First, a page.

Traditionally, stroke patients see a doctor a month after being released, and then two or three months after that. “If the patient isn’t active between these doctor visits, that crucial recovery time has been wasted,” Dobkin says. He and other researchers are now examining whether the data collection and feedback increase daily exercise, improve walking and reduce risk factors for repeated stroke or heart attack. “Sensors like this could significantly reduce disability from stroke and prevent subsequent strokes,” he says.
Listening to Digestion
AbStats are a pair of disposable, one-inch sensor/microphones that people wear on the abdomen to record the sounds of the digestive tract. A computer at the patient’s bedside analyzes the information to tell doctors when and how the person should eat, says Brennan Spiegel M.S. ’04, professor at the David Geffen School of Medicine at UCLA. Initially, it will be used on surgery patients: Because surgery shuts down the digestive system, doctors have had to guess when a digestive tract is ready to accept food again.
“Working intestines make sounds as they contract, which we can now measure. That information tells us when the patient is ready to eat full meals and can be released from the hospital,” says Spiegel, who is also an adjunct professor in the UCLA Fielding School of Public Health.
Spiegel’s research has been licensed by start-up GI Logic. Eventually, Spiegel says, disposable and inexpensive wireless AbStats sensors and a simplified app could be used to monitor the millions of people with irritable bowel syndrome and allergies to gluten, lactose and other food substances. “We have invented a new vital sign — your intestinal rate, a measure of how quickly your intestines are moving,” he says.
Spiegel anticipates the FDA approving AbStats for use in hospitals by early 2015 and for consumer use by early 2016.
A Cane with Brains
Consider the lowly walking stick, a candidate for a digital upgrade if ever there was one. Motion-sensing research by the UCLA Wireless Health Institute is being licensed for a new kind of ergonomic cane that senses users’ walking patterns and even predicts when they might fall. The Isowalk cane is outfitted with wireless motion sensors that send data about the user’s gait to smart phones, tablets or desktop computers. The data is fed into the user’s profile and analyzed to reveal changes or aberrations that could mean trouble.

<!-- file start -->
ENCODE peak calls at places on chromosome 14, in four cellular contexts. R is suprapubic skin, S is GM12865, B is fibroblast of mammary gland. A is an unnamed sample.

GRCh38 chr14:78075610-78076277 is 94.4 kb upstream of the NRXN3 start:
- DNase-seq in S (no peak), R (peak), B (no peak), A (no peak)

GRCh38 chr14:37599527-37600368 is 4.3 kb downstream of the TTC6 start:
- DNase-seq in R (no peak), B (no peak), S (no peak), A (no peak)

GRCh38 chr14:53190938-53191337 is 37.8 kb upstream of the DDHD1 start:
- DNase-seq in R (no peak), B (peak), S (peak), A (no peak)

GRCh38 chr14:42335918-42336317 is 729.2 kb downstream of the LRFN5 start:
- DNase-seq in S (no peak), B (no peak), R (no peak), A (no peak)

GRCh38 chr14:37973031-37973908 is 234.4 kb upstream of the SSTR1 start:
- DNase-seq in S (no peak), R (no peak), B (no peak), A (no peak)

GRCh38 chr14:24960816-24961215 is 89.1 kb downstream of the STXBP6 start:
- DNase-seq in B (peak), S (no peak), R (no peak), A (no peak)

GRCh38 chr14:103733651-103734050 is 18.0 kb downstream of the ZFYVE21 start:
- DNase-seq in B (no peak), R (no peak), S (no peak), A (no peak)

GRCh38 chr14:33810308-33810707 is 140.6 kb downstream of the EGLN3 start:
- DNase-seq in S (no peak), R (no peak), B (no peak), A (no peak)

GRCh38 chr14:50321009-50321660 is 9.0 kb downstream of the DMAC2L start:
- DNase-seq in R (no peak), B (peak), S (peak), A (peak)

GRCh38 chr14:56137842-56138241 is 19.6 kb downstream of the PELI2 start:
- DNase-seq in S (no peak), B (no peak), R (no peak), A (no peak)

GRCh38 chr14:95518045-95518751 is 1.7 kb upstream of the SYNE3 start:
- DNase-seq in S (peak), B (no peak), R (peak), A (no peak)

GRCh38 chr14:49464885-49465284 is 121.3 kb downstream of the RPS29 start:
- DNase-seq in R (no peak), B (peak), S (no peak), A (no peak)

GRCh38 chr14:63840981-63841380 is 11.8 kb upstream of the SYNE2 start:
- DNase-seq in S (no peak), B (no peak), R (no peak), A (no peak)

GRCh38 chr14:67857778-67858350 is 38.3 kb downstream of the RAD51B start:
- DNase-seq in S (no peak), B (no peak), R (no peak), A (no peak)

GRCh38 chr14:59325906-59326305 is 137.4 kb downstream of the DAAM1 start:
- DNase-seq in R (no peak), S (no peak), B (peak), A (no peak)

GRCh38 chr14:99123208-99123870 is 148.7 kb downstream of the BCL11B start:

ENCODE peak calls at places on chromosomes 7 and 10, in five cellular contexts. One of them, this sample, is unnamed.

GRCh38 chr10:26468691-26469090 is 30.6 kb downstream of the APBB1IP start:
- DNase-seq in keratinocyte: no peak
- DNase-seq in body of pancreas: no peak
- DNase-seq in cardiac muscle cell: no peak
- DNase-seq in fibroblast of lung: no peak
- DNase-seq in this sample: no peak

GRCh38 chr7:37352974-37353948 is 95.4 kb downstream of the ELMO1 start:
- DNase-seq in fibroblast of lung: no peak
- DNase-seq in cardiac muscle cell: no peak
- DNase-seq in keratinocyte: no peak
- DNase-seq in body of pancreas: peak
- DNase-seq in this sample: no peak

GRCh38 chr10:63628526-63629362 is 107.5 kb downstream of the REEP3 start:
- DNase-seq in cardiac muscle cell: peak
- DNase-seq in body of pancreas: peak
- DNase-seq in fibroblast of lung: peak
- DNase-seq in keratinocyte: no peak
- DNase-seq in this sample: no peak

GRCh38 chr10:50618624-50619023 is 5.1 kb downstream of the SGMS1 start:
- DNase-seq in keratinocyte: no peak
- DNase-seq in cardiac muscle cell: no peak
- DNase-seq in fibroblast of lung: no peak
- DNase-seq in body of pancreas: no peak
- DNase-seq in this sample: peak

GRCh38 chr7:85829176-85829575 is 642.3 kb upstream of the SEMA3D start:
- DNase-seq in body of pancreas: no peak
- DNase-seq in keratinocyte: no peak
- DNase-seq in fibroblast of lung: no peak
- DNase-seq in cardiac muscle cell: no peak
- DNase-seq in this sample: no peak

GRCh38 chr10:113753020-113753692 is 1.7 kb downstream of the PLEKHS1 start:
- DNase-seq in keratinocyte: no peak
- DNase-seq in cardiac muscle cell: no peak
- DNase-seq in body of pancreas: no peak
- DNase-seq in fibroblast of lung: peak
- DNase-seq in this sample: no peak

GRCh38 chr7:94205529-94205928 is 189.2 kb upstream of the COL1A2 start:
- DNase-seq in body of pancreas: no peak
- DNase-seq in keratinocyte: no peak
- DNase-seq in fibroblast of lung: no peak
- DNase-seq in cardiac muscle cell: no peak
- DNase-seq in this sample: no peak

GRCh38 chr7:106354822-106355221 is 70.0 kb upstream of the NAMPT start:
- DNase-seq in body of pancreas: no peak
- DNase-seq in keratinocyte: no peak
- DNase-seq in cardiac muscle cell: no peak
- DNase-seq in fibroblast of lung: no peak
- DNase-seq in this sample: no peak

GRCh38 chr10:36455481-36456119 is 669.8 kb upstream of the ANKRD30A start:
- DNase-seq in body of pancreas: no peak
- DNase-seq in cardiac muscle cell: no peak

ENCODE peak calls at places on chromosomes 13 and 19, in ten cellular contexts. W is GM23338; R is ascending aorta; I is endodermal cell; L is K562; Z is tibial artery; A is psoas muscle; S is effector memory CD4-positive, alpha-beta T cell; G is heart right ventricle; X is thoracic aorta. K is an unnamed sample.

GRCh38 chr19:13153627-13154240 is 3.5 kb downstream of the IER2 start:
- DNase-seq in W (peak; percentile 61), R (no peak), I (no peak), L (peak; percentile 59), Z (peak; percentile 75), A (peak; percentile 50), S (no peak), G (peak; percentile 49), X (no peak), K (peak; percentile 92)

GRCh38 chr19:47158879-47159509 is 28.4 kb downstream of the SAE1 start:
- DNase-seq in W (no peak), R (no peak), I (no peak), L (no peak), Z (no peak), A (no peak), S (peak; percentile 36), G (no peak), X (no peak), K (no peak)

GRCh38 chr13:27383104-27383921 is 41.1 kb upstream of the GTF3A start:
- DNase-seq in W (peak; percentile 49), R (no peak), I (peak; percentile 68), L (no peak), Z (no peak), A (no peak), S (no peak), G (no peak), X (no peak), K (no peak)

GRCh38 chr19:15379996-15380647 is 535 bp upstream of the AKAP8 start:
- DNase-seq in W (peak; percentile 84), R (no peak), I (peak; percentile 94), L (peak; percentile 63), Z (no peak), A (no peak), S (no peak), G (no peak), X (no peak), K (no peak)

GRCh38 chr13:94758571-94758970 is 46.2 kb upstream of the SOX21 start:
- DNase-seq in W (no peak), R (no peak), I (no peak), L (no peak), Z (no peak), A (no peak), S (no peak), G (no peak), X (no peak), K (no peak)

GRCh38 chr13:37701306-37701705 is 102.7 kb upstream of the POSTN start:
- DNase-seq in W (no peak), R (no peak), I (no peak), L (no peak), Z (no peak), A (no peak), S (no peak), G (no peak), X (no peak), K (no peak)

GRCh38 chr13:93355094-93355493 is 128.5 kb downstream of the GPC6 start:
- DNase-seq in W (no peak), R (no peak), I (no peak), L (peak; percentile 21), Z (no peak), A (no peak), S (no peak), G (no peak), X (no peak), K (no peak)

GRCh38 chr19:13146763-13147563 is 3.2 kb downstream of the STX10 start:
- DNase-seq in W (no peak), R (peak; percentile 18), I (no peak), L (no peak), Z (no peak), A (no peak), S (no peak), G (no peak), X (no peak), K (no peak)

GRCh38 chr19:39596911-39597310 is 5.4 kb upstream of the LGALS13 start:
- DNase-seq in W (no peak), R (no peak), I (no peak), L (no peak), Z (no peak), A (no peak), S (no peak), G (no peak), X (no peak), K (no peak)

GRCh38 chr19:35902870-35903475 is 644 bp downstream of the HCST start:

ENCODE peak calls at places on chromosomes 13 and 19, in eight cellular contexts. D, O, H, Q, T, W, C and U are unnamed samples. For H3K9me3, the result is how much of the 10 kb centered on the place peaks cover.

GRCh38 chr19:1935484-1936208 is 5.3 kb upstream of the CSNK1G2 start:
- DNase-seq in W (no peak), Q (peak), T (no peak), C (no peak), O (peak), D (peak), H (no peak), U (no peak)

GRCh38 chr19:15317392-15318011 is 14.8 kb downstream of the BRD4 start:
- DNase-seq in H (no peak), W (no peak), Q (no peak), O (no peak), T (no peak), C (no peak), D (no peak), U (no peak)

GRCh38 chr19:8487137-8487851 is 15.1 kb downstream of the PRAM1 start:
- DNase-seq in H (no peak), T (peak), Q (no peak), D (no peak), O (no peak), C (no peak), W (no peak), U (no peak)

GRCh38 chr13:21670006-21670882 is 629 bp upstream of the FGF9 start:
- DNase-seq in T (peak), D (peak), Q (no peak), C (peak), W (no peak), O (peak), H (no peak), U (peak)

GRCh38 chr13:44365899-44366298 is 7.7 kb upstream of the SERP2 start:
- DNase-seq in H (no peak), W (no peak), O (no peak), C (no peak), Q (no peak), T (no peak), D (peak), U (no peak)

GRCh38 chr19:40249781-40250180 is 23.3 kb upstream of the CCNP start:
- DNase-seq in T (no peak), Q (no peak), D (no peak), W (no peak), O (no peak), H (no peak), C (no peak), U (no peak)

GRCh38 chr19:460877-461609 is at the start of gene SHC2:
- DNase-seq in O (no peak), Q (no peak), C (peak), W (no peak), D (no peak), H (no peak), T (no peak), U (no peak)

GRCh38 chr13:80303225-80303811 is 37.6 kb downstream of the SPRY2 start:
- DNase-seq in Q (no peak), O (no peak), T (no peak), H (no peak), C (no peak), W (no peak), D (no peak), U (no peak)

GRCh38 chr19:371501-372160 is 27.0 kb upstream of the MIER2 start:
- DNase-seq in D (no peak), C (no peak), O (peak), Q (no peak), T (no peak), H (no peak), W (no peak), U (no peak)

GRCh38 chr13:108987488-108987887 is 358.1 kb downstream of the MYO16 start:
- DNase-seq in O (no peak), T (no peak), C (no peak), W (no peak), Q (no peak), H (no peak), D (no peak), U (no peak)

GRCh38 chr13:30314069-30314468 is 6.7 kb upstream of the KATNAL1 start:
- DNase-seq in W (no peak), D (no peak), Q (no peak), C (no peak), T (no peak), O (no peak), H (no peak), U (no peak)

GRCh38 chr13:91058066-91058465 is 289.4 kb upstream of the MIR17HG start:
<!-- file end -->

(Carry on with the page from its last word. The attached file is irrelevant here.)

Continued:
“It can be useful for helping elders who have trouble walking, or for patients recovering from an injury or orthopedic surgery,” says Ron Goldberg, founder/CEO of Isowalk. Goldberg is lining up funding and expects to start selling the smart cane to consumers for about $179 by late 2015. Isowalk and UCLA WHI will pursue FDA approval, which would allow the device to be deployed in clinical settings and prescribed in a rehabilitation regimen. “Everyone heals differently,” Goldberg says. “This device quantifies how patients are actually doing, how well and how often they are walking. It makes their care more efficient.”
While individual devices are fascinating, the real heart of the “Internet of Everything” is having objects connect with each other and invisibly respond to our behavior, which is also when our privacy is most vulnerable. When our smart objects share our information, we will probably lose control of where that info is going, says Leah Lievrouw, UCLA information studies professor and a member of UCLA’s Advisory Board on Privacy and Data Protection. Banks, employers, insurance companies and marketers are all interested in details about our lives, and “when computerized objects are networked, the product is no longer our health, energy use or banking. The product is the data,” Lievrouw warns.
Nonetheless, the technology of computerized things is proceeding at a lightning pace. If we are smart enough to manage the privacy and complexity issues, experts say the only constraint will be our imagination.